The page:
Building An Acting Reel (Showreel) That Works, Pt. 1

If you’re an actor and you don’t have a reel showcasing your work, you’re doing it VERY wrong. It doesn’t matter how much or little experience you have, if you’re pursuing an acting career, a reel (or showreel for non-US readers) can be the first step in getting work you’ll be able to book again and again.


The number one question casting directors have about actors they don’t know is this: is this actor a good fit for the role I’m casting?

To answer that question, they need to see your work. Your work is on your reel.

Don’t have a reel? They don’t get their answer and they move on to the next actor who does, and that actor gets your audition spot.

Even if the casting director knows you, they may still need your reel to help support your case because the showrunner, writers, producers or director might need to see more of your work than just your audition. A casting director isn’t the only decision maker on a project, they’re just the first layer of decision makers most actors encounter.

So since it’s a must-have, how do you put together an effective reel? Depending on where you are in your career, this answer will vary. But stay with me, because whether you’re a beginner or seasoned pro, there are some universal truths about all acting reels.

Truth #1

The whole point of your reel is to establish credibility with someone who doesn’t know you. The best way to do that is to show viewers some outstanding acting. If that isn’t so hot, nothing else in the reel matters. More training is the only answer.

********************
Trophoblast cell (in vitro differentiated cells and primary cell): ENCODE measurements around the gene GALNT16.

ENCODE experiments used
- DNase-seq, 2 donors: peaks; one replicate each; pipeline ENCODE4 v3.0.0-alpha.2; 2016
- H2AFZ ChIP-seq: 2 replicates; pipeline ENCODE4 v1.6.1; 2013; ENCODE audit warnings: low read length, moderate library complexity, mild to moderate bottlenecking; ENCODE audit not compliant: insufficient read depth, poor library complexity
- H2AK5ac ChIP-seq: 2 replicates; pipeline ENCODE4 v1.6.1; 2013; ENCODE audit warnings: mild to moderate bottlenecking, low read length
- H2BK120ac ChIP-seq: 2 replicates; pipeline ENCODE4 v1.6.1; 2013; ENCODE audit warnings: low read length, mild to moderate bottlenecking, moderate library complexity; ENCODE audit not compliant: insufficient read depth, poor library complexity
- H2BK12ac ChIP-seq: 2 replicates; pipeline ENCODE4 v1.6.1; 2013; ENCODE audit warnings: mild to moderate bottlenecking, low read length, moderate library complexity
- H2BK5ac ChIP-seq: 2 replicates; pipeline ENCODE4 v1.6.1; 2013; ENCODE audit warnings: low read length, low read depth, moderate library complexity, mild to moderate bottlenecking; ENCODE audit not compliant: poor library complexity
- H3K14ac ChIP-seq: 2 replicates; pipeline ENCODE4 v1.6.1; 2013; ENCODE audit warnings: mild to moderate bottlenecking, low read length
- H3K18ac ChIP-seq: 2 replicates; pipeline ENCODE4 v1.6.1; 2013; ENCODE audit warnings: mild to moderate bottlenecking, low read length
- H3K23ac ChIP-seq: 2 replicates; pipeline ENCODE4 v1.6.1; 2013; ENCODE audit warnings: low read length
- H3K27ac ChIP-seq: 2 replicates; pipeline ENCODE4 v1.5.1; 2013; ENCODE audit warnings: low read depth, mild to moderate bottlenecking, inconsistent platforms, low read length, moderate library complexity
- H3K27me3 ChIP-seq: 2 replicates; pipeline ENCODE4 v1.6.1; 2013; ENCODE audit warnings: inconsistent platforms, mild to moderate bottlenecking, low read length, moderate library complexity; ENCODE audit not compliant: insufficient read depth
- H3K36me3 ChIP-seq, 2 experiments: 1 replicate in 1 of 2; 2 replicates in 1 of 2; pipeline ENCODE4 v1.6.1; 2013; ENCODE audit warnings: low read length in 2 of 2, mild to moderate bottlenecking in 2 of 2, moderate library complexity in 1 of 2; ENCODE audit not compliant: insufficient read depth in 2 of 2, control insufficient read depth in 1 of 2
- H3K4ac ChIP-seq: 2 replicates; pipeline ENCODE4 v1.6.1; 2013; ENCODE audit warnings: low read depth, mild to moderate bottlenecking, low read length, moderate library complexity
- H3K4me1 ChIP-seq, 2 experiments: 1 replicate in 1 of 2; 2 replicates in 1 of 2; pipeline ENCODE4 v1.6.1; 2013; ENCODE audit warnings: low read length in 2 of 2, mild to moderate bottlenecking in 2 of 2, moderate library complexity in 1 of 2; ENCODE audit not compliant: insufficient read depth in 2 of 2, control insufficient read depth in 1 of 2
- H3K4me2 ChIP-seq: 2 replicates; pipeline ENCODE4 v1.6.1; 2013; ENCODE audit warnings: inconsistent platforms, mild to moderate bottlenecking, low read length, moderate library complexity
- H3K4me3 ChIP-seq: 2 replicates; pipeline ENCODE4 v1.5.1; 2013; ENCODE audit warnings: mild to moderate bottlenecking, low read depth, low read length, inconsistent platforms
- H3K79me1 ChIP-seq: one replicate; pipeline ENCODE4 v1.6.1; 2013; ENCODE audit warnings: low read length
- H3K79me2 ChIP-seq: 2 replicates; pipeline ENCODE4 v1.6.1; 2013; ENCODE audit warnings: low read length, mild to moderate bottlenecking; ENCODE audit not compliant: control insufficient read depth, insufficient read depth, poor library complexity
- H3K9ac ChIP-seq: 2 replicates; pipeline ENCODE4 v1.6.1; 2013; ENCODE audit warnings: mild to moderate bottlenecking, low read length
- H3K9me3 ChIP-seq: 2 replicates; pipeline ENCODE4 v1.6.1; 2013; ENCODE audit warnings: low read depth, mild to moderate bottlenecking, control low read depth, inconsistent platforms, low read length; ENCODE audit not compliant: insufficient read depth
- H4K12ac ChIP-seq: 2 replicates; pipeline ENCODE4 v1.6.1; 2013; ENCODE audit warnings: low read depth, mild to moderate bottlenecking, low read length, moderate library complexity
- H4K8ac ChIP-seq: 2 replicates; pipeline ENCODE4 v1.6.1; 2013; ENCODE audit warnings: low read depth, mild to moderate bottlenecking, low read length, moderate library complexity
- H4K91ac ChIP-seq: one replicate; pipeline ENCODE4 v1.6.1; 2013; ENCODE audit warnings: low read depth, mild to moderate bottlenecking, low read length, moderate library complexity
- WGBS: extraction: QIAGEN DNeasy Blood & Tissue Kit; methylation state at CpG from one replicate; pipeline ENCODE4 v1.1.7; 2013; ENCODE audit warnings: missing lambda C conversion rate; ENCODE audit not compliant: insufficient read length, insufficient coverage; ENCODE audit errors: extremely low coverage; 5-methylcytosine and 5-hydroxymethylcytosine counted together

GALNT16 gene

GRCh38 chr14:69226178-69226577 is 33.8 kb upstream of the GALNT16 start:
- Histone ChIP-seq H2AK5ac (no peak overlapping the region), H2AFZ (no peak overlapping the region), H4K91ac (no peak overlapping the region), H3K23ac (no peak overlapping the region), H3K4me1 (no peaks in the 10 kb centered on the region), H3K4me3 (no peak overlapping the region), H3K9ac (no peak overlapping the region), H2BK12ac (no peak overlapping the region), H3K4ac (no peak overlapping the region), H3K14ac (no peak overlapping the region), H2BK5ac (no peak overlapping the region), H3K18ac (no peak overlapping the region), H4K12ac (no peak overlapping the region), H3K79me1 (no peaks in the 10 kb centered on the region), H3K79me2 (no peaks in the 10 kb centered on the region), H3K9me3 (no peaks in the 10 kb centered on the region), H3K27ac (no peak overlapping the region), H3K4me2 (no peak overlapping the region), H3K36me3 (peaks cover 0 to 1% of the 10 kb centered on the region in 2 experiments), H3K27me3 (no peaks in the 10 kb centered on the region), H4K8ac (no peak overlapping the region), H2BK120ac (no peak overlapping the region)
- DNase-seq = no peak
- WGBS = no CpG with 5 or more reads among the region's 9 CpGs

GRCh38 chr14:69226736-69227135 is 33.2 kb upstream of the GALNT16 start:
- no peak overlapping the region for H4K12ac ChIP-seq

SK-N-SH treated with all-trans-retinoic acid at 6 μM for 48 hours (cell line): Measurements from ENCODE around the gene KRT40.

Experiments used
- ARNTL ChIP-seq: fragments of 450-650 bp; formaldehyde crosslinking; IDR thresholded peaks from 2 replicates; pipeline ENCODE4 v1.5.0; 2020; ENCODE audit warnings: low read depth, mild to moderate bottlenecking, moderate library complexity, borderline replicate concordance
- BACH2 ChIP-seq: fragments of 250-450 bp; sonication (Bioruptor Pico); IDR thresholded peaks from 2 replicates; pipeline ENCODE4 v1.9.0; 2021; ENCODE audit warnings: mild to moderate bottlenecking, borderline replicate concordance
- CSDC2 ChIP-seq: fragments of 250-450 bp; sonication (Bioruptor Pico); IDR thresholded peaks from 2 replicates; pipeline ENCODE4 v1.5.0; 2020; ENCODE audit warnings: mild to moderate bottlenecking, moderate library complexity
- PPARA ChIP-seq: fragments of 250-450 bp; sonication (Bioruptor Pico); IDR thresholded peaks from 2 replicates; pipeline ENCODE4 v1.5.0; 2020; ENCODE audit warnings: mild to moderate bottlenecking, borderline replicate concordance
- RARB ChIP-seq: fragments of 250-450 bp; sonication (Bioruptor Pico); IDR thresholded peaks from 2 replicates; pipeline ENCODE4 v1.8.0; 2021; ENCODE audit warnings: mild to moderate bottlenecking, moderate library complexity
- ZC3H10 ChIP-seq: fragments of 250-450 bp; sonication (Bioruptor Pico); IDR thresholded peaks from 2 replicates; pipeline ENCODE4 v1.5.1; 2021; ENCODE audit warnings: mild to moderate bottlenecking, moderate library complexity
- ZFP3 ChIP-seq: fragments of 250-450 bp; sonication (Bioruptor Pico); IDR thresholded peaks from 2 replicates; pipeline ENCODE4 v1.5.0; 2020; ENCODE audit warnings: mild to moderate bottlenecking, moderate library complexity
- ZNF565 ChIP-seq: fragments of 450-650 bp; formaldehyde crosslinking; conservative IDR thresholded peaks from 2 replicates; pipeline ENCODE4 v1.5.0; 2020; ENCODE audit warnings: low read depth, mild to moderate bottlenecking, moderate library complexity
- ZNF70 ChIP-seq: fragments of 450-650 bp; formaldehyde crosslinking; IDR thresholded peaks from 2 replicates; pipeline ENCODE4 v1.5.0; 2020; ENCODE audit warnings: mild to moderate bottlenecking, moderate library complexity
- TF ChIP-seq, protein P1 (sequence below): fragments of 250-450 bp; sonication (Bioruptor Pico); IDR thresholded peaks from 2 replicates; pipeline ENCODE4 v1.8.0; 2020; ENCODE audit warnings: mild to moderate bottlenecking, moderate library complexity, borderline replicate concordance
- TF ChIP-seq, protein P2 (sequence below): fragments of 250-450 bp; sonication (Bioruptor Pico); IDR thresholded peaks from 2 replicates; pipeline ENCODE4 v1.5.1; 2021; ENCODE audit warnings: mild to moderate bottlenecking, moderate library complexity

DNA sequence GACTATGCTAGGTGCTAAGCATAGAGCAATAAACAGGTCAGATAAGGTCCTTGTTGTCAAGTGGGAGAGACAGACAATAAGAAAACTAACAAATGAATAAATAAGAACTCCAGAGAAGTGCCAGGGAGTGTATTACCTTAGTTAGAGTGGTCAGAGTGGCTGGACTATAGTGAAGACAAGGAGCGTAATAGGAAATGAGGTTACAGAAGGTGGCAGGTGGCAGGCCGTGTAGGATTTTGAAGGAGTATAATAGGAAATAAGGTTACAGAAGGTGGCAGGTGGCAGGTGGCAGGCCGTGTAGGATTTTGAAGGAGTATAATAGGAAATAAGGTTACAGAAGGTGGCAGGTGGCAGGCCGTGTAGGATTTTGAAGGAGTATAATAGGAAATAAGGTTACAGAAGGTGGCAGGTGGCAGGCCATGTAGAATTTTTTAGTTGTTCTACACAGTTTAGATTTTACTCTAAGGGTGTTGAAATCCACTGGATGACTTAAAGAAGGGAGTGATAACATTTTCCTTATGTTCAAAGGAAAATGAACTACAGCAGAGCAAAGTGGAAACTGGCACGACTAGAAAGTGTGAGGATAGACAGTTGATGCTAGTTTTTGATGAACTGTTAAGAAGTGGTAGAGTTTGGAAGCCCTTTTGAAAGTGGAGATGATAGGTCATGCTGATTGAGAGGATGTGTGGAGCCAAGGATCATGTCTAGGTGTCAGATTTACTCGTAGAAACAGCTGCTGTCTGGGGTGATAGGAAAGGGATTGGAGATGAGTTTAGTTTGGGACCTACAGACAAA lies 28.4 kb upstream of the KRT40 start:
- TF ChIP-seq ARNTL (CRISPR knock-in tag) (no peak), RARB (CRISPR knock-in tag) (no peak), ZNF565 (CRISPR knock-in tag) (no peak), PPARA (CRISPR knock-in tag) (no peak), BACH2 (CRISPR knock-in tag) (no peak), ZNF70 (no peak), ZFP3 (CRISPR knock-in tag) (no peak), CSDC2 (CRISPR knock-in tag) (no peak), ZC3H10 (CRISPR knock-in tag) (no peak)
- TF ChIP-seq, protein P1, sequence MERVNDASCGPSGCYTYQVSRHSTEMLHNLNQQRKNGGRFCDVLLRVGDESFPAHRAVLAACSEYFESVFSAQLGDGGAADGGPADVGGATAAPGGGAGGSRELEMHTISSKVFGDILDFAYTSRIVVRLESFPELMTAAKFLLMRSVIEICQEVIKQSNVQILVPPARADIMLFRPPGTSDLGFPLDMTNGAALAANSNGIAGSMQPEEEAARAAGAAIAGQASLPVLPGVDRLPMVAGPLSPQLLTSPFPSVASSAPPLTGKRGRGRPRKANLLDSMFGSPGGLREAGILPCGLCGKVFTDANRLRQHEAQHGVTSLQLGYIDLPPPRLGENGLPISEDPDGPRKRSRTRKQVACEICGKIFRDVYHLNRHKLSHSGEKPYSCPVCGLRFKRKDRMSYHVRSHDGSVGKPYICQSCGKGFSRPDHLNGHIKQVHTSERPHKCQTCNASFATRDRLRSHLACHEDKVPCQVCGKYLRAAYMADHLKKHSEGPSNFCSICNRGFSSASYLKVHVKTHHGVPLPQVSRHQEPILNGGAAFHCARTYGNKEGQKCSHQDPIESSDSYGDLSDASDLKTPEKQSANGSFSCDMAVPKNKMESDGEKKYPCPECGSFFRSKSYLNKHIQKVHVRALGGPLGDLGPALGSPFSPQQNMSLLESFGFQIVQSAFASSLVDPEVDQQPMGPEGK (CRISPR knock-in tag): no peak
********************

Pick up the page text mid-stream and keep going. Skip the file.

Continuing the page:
Let’s assume the acting is solid. The second way to build credibility is to show viewers that you’re aware of who you are as an actor. Remember, casting directors need to see that you fit the description of the role for which they’re bringing you in, and that you can actually do the work.

So just as your head shots should look like you, the scenes on your reel should hit the bullseye regarding the kinds of roles you play.

“But Chris,” you say, “I’m an actor! I can play any role!”

That may be true, but in the fast-paced world of TV and film casting, you’ll be brought in only for roles for which you seem really right.

This starts with a look. If you look like a suburban Mom, you’re not going to be brought in to play a wealthy globetrotting social media influencer (unless the character description mentions that she also looks like a suburban Mom).

So your reel should contain scenes of your path-of-least-resistance kind of roles. That speaks to self awareness and finding your type, which is a whole other subject I’ll tackle another time.

Truth #2

No one is born with a reel, they need to be created. The footage must come from somewhere. You can either grab it from work you’ve done in the past or you create scenes for the reel. The more credible the footage, the greater credibility you have.

Here is the hierarchy of showreel footage sources, listed from most to least credible:

1. Buzzworthy, award-winning movies and TV shows
2. Well-known, but undecorated movies and TV shows